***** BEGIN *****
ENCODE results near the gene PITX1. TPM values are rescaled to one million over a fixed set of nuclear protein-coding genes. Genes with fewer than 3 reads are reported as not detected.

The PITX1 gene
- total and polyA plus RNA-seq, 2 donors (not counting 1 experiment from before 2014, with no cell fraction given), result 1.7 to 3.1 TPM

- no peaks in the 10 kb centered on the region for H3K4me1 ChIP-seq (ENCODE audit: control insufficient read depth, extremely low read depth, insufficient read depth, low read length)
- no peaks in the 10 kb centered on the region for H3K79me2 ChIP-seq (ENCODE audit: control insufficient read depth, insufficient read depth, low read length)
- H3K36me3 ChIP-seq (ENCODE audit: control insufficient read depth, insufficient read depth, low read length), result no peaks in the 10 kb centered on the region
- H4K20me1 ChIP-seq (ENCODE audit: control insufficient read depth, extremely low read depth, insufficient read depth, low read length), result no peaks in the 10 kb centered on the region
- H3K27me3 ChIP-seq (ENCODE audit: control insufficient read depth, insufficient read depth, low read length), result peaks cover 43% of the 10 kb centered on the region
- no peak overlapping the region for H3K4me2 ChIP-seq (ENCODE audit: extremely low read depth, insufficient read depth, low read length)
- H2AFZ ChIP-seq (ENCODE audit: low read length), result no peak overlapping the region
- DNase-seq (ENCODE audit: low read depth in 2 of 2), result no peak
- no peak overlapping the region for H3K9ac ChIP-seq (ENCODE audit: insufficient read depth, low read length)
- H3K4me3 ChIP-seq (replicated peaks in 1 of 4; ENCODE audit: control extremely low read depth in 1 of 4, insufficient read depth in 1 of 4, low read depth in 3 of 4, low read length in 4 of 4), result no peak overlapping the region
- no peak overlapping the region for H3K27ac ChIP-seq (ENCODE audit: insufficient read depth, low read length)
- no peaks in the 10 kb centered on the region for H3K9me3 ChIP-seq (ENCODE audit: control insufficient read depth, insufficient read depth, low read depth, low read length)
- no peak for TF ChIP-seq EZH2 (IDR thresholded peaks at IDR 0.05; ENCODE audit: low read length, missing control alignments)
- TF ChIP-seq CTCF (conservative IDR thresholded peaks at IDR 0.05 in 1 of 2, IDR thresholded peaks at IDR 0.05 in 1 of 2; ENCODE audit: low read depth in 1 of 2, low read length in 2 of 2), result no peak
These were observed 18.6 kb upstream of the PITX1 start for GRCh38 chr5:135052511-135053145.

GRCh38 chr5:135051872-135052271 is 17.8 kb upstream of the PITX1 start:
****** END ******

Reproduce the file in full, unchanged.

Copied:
ENCODE results near the gene PITX1. TPM values are rescaled to one million over a fixed set of nuclear protein-coding genes. Genes with fewer than 3 reads are reported as not detected.

The PITX1 gene
- total and polyA plus RNA-seq, 2 donors (not counting 1 experiment from before 2014, with no cell fraction given), result 1.7 to 3.1 TPM

- no peaks in the 10 kb centered on the region for H3K4me1 ChIP-seq (ENCODE audit: control insufficient read depth, extremely low read depth, insufficient read depth, low read length)
- no peaks in the 10 kb centered on the region for H3K79me2 ChIP-seq (ENCODE audit: control insufficient read depth, insufficient read depth, low read length)
- H3K36me3 ChIP-seq (ENCODE audit: control insufficient read depth, insufficient read depth, low read length), result no peaks in the 10 kb centered on the region
- H4K20me1 ChIP-seq (ENCODE audit: control insufficient read depth, extremely low read depth, insufficient read depth, low read length), result no peaks in the 10 kb centered on the region
- H3K27me3 ChIP-seq (ENCODE audit: control insufficient read depth, insufficient read depth, low read length), result peaks cover 43% of the 10 kb centered on the region
- no peak overlapping the region for H3K4me2 ChIP-seq (ENCODE audit: extremely low read depth, insufficient read depth, low read length)
- H2AFZ ChIP-seq (ENCODE audit: low read length), result no peak overlapping the region
- DNase-seq (ENCODE audit: low read depth in 2 of 2), result no peak
- no peak overlapping the region for H3K9ac ChIP-seq (ENCODE audit: insufficient read depth, low read length)
- H3K4me3 ChIP-seq (replicated peaks in 1 of 4; ENCODE audit: control extremely low read depth in 1 of 4, insufficient read depth in 1 of 4, low read depth in 3 of 4, low read length in 4 of 4), result no peak overlapping the region
- no peak overlapping the region for H3K27ac ChIP-seq (ENCODE audit: insufficient read depth, low read length)
- no peaks in the 10 kb centered on the region for H3K9me3 ChIP-seq (ENCODE audit: control insufficient read depth, insufficient read depth, low read depth, low read length)
- no peak for TF ChIP-seq EZH2 (IDR thresholded peaks at IDR 0.05; ENCODE audit: low read length, missing control alignments)
- TF ChIP-seq CTCF (conservative IDR thresholded peaks at IDR 0.05 in 1 of 2, IDR thresholded peaks at IDR 0.05 in 1 of 2; ENCODE audit: low read depth in 1 of 2, low read length in 2 of 2), result no peak
These were observed 18.6 kb upstream of the PITX1 start for GRCh38 chr5:135052511-135053145.

GRCh38 chr5:135051872-135052271 is 17.8 kb upstream of the PITX1 start: